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we built a java ee web project and use jdbc for storing our data. The problem is that German 'Umlaute' like äöü are in use and properly stored in the mysql database. We don't know why, but in the browser those characters are broken, displaying weird stuff like


instead. I've already tried setting the encoding of the jdbc connection like described in this question:

JDBC character encoding

And the encoding of the html page is correctly set:

<meta http-equiv="Content-Type" content="text/html; charset=iso-8859-1" />

Any ideas how to fix that?


connection.prepareStatement("SET CHARACTER SET utf8").execute();

won't make umlauts work. changing the meta-tag to

<meta http-equiv="Content-Type" content="text/html; charset=utf-8" />

won't change anything, too

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1 Answer 1

up vote 1 down vote accepted

"We don't know why, but in the browser those characters are broken"

Well, that's the first thing to find out. You should trace your data at every stage:

  • As you fetch it out of the database (with logging)
  • When you inject it into the page (with logging)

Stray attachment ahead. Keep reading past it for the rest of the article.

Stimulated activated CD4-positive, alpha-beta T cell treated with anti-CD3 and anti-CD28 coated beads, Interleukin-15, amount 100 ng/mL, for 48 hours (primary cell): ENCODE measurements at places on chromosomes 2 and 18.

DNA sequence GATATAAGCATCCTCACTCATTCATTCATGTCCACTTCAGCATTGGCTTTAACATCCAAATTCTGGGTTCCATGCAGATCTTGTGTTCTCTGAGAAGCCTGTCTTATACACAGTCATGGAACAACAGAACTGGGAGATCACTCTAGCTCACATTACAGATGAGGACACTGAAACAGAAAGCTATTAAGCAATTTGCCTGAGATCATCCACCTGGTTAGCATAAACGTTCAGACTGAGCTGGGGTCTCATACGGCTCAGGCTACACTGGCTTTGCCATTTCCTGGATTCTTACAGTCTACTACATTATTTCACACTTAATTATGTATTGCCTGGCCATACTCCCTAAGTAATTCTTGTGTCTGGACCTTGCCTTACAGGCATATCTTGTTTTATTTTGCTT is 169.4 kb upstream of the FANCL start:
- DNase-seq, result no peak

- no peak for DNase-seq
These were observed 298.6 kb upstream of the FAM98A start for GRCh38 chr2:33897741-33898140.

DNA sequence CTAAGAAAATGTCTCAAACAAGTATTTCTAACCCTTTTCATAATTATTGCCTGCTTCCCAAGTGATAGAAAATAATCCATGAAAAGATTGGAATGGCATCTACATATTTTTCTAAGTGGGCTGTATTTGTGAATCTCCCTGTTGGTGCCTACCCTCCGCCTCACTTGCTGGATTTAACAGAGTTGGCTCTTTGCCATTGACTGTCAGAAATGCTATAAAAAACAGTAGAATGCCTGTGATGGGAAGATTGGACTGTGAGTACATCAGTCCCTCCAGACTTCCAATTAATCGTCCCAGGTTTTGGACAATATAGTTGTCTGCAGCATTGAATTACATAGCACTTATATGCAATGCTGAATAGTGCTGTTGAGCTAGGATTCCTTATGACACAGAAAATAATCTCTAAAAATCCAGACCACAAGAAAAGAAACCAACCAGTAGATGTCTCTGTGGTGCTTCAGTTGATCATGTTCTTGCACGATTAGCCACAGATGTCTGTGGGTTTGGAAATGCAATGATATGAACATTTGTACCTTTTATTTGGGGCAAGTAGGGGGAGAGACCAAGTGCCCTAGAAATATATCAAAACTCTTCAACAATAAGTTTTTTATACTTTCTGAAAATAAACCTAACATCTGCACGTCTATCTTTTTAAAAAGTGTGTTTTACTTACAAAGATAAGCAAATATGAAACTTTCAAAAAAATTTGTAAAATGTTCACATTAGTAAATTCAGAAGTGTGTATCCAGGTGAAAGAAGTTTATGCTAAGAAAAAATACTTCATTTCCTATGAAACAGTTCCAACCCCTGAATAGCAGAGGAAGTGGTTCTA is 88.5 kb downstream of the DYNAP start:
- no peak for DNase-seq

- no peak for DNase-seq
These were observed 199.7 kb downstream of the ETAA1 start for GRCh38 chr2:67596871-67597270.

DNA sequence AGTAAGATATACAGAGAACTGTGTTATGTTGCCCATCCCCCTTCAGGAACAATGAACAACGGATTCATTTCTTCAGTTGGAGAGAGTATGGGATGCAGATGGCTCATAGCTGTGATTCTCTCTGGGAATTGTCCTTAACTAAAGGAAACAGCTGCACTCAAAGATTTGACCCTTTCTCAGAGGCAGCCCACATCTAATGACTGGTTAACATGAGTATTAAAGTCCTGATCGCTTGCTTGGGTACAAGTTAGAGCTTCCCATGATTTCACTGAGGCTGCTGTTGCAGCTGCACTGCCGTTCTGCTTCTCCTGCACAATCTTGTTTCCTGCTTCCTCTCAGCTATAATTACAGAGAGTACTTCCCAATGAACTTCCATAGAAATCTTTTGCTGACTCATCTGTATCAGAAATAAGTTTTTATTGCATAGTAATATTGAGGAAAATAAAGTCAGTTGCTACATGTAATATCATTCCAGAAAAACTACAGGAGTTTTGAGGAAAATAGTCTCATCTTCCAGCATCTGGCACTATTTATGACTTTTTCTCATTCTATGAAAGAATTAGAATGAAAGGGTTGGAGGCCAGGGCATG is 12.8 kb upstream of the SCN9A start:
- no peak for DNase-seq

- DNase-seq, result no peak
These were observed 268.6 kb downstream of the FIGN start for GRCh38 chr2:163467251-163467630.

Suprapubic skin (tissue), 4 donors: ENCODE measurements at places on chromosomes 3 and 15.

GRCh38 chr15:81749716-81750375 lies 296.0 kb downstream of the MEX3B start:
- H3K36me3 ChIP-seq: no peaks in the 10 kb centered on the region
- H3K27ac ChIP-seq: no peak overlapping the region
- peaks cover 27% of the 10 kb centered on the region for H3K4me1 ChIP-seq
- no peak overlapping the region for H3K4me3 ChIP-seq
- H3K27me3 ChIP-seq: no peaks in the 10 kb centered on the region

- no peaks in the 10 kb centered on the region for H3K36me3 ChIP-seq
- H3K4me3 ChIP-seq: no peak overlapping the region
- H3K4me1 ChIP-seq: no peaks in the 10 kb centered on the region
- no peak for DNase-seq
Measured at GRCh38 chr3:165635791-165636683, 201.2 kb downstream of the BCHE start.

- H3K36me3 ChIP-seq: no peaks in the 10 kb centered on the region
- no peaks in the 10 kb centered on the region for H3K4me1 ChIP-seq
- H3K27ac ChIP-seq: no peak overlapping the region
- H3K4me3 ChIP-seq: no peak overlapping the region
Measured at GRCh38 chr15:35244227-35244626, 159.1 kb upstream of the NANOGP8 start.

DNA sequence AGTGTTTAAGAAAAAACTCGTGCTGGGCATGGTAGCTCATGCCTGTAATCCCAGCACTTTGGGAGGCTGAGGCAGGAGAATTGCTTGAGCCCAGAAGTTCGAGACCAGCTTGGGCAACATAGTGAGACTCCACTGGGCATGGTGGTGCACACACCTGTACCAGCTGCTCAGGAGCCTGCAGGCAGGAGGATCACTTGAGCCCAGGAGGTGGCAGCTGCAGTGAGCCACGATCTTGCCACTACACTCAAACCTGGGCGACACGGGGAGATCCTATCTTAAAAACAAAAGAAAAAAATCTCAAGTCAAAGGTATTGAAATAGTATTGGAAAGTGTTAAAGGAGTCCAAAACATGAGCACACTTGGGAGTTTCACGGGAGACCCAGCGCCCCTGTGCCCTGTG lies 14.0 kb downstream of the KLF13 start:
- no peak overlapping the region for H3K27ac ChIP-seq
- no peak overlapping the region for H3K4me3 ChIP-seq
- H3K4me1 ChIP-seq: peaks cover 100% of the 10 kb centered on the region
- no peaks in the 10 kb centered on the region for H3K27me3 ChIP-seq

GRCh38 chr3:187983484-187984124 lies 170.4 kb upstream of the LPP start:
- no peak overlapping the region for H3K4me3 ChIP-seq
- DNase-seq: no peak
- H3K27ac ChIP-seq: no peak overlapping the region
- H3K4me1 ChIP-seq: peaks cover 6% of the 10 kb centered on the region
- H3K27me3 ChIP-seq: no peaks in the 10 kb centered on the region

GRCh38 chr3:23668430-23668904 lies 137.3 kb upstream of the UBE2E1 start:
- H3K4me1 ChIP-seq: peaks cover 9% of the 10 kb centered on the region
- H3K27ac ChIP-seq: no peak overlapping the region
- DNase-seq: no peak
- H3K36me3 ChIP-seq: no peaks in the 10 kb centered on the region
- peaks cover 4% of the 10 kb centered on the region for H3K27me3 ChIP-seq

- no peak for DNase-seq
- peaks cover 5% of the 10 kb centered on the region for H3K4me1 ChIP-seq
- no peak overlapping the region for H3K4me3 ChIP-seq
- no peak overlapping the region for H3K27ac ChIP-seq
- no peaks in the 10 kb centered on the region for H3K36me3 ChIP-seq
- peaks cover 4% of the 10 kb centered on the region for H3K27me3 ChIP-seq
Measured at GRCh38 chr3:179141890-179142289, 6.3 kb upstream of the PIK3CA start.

• On the wire (via Wireshark)

When you log, don't just log the strings: log the Unicode characters that make up the strings, as integers. Just cast each character in the string to an integer and log it. It's primitive, but it'll tell you what you need to know.

When you look on the wire, of course, you'll be seeing bytes rather than characters as such. You should work out what bytes you expect for your chosen encoding, and check those against what's actually coming across the network.

You've specified the encoding in the HTML - but have you told whatever's generating your page that you want it in ISO Latin 1? That's likely to be responsible for both setting the content-type header and performing the actual conversion from text to bytes.

Additionally, is there any reason why you're using ISO Latin 1 instead of UTF-8? Why would you deliberately restrict yourself like that? (ISO Latin 1 can only handle the first 256 characters of Unicode, instead of the full range of Unicode characters. UTF-8 can handle everything, and is just as efficient for ASCII.)

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Well, then I will have a try with logging. I'm using standard servlets and a few tags. –  phineas Jan 27 '11 at 17:41
As this works out, those characters are broken directly after retrieving them from the database. –  phineas Jan 27 '11 at 17:46
@phineas: Okay, so your next step is to write a console application which tries to fetch the data from the database and log it in the same way. That way you don't need to mess around with getting the webapp part right - it's much easier to tinker with a console app, IMO. –  Jon Skeet Jan 27 '11 at 17:51
I did some logging, and for instance, the German 'ö' is splitted into two characters, 'Ã' (int 195) and '¶' (int: 182). –  phineas Jan 27 '11 at 17:52
@phineas : How did you "I did some logging" ? –  sputnick May 29 '11 at 16:09

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